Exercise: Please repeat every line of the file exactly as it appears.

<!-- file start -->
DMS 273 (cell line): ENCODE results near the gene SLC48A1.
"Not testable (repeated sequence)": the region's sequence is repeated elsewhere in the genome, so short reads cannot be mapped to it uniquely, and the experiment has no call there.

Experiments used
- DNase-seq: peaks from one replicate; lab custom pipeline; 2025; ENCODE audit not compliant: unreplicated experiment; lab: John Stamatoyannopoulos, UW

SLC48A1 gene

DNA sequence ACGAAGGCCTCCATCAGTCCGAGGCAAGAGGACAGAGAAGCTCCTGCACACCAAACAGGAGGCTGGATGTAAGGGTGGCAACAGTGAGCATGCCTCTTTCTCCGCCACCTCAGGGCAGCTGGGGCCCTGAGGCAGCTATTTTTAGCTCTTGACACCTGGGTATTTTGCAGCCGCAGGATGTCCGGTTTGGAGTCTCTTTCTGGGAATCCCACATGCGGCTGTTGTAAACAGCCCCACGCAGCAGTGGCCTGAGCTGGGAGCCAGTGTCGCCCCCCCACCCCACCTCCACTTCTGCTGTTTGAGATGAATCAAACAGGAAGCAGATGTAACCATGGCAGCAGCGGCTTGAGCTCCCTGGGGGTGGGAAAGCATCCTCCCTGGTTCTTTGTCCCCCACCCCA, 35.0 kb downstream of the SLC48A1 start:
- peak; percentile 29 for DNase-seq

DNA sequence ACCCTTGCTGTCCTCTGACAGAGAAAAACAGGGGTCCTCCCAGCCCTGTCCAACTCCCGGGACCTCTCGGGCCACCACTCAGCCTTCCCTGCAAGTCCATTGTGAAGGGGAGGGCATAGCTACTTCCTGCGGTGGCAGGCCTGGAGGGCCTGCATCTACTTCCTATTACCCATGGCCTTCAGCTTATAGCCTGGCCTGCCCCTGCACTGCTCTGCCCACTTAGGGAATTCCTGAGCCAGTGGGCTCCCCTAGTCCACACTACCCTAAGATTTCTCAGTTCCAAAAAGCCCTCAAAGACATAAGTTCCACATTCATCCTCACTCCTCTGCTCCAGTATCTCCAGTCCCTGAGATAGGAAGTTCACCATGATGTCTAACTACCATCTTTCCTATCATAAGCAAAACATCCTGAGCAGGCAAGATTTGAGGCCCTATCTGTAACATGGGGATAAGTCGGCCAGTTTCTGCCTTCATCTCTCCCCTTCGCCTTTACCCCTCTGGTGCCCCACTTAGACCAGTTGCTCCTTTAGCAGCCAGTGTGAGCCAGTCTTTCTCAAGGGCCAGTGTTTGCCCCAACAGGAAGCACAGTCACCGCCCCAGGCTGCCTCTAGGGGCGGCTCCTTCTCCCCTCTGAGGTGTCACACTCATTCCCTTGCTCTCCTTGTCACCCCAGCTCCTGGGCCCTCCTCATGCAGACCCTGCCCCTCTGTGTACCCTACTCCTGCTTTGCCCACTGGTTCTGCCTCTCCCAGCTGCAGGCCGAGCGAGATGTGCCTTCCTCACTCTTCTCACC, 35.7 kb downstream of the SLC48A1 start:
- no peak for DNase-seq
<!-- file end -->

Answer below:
DMS 273 (cell line): ENCODE results near the gene SLC48A1.
"Not testable (repeated sequence)": the region's sequence is repeated elsewhere in the genome, so short reads cannot be mapped to it uniquely, and the experiment has no call there.

Experiments used
- DNase-seq: peaks from one replicate; lab custom pipeline; 2025; ENCODE audit not compliant: unreplicated experiment; lab: John Stamatoyannopoulos, UW

SLC48A1 gene

DNA sequence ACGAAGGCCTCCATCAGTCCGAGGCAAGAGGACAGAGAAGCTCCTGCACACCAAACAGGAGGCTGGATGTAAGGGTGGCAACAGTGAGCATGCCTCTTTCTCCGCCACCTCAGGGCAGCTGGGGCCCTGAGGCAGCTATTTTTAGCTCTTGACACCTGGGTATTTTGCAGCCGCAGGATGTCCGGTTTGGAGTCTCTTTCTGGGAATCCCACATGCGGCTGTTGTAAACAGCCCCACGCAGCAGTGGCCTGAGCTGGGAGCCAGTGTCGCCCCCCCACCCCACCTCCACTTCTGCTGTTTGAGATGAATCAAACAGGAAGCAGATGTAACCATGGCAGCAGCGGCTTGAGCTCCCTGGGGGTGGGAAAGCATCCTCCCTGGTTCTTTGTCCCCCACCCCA, 35.0 kb downstream of the SLC48A1 start:
- peak; percentile 29 for DNase-seq

DNA sequence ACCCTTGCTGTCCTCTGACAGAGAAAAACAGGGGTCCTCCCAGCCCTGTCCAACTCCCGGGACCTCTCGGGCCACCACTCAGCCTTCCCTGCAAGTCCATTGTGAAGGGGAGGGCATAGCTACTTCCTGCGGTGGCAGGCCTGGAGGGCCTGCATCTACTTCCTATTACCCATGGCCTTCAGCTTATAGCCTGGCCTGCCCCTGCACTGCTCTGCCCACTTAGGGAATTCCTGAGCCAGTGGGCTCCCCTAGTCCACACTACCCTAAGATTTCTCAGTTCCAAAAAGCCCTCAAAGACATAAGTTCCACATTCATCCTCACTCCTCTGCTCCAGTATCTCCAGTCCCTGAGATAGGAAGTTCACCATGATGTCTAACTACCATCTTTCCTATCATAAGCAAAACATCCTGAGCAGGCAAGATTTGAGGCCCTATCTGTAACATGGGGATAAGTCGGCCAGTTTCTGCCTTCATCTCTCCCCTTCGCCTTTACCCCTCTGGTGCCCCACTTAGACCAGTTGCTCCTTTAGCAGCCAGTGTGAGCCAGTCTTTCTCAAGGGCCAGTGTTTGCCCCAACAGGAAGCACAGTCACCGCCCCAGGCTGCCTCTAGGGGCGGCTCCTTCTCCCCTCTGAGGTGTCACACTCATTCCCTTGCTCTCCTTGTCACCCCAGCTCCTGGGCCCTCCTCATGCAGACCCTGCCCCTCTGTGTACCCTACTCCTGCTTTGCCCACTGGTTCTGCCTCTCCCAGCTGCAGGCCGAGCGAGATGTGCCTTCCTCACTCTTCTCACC, 35.7 kb downstream of the SLC48A1 start:
- no peak for DNase-seq